Rural Surveyor Annabel Douglas has some useful tips for horse owners and riders alike.
Symonds & Sampson love all things equestrian. With lots of our staff owning, riding and competing horses we have a good understanding of your equestrian requirements. Our professional department offer a wide range of services which offer structure and reassurance for both the livery operator and horse owners alike, such as Common Law Tenancy for Grazing by Horses and Ponies and Do-It-Yourself Livery Agreements.
We are aware many farmers in the south west own equines so felt it important to highlight some legislation which has just come into force that aims to prevent abuse and promote welfare and will make reporting missing and stolen horses easier.
From 1st October 2020 it is a legal requirement for all horses, ponies and donkeys born before 30th June 2009 to be retrospectively microchipped, (if not already) and passported in England. All horses born after this date are already required to be chipped and passported. It is an offense under The Equine Identification (England) Regulations 2018 not to comply and fixed penalties apply.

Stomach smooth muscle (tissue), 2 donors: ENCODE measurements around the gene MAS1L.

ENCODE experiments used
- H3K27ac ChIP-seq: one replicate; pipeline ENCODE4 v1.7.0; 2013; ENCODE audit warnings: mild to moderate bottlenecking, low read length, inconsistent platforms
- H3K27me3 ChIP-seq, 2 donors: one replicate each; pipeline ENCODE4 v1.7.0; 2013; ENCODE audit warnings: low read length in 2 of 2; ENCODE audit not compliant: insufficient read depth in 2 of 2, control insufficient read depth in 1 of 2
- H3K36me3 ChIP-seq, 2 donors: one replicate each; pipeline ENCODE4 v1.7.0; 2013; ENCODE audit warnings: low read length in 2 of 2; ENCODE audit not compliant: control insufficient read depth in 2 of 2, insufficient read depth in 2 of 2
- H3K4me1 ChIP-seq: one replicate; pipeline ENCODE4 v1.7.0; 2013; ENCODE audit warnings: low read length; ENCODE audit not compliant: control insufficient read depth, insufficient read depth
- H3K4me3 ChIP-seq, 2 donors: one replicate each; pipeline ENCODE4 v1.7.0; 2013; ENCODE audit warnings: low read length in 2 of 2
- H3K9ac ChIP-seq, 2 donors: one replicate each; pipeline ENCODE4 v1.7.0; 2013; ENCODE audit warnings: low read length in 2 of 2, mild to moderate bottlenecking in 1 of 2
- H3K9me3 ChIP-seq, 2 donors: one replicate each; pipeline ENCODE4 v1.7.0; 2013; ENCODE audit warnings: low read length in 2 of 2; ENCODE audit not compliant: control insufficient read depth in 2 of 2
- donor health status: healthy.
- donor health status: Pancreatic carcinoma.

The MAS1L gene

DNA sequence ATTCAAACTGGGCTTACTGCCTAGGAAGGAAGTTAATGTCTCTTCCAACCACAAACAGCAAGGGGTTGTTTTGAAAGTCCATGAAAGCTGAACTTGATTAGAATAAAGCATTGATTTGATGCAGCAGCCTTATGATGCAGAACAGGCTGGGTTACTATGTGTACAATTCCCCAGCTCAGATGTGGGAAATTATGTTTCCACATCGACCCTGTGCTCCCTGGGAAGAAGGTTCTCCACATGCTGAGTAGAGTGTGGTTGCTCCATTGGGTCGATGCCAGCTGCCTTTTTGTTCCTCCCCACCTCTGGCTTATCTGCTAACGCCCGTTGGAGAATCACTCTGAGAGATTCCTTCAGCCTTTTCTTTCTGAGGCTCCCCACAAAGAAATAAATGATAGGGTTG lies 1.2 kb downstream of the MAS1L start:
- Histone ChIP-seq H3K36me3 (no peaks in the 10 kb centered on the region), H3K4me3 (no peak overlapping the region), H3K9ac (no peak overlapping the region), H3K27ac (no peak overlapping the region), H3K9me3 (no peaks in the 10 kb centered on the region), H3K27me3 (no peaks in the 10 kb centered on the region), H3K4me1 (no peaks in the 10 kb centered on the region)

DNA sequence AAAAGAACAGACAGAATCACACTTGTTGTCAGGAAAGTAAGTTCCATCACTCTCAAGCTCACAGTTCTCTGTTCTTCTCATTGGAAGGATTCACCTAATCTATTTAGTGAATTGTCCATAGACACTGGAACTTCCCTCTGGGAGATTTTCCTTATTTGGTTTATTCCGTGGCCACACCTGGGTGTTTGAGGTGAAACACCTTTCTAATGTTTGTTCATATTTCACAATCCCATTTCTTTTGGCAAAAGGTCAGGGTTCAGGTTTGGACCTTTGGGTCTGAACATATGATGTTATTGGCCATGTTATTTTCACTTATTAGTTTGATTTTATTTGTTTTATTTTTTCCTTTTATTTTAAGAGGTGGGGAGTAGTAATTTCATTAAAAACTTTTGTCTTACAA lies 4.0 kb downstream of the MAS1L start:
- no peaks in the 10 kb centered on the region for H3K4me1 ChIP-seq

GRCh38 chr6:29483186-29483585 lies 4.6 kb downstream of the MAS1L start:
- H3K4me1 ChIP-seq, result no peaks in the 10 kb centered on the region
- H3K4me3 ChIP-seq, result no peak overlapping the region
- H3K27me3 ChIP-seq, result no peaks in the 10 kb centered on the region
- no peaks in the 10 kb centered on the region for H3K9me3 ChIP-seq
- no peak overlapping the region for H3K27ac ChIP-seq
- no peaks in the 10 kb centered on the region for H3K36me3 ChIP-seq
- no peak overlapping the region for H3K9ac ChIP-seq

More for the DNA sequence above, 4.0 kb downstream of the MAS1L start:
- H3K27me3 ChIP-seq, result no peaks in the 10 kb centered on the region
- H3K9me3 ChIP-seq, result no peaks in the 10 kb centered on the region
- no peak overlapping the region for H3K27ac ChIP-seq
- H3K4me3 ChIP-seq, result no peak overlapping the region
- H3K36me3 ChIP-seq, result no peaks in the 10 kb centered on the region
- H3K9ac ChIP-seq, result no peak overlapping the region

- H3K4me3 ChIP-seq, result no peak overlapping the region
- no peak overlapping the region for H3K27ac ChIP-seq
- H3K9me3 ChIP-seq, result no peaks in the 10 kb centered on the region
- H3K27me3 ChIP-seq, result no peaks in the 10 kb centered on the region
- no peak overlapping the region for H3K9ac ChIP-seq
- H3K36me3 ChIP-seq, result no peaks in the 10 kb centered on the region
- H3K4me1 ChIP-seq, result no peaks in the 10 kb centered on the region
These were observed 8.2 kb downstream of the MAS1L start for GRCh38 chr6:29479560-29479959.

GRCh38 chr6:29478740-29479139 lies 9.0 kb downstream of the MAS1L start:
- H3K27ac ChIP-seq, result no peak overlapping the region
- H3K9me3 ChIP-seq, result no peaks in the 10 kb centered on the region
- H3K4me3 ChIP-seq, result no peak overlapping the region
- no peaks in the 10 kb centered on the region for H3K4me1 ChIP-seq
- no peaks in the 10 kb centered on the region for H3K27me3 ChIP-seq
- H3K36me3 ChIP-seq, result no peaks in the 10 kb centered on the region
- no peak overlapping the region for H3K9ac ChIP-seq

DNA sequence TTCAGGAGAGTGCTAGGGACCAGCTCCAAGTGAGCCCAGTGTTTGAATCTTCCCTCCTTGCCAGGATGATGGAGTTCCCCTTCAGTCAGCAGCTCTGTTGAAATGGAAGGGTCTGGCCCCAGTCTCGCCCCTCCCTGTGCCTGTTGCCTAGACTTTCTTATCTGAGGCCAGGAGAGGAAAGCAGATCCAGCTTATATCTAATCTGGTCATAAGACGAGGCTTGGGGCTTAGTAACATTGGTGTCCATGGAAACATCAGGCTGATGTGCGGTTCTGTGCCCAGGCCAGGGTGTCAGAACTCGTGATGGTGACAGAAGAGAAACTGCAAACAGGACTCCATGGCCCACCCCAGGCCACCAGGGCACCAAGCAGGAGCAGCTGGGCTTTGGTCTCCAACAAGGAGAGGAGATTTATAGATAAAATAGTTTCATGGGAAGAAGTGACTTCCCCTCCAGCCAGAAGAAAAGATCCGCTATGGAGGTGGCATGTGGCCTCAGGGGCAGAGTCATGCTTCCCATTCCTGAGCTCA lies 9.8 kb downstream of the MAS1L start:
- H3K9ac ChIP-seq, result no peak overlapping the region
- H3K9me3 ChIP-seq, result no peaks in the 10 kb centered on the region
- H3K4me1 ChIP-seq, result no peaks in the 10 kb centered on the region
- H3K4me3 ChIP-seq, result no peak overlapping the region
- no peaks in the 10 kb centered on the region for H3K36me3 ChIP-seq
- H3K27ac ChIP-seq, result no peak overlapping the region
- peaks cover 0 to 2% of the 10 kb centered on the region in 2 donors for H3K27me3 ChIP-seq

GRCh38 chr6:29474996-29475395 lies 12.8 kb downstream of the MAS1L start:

You can check your horse’s details on the Central Equine Database - National Chip Checker and notify the passport organisation of any changes.
The RSPCA say ‘In 2019, we received reports of more than 21,000 incidents involving horses and by the end of the year, we had nearly 900 in our care, leaving our rescue centres full and funding hundreds more in private boarding’. Sadly, the national equine crisis continues, made worse by the Covid-19 pandemic but hopefully this legislation will assist in helping prevent future abuse.
If there is a positive to come out of Covid-19, it is a newfound appreciation of how lucky we are to live and work in the South West. Many of us have taken to additional outdoor activity which leads to our second important update. Looking ahead to 1st January 2026, any unrecorded rights of way will no longer be legally accessible. This not only applies to your favourite bridleways but thousands of miles of unrecorded rights of way including footpaths. This is due to changes made by the Countryside & Rights of Way Act 2000. Therefore, it is important you check the routes you enjoy are mapped on the definitive map and report them if not.
Alternatively, if you are a land owner you can help protect your land from ‘claims’ for Public Rights of Way under Section 31(6) of the Highways Act 1980 by depositing a map, statement and declaration with the local Public Rights of Way team. This is a service Symonds & Sampson can assist you with and may be particularly relevant if your land borders well-walked urban areas.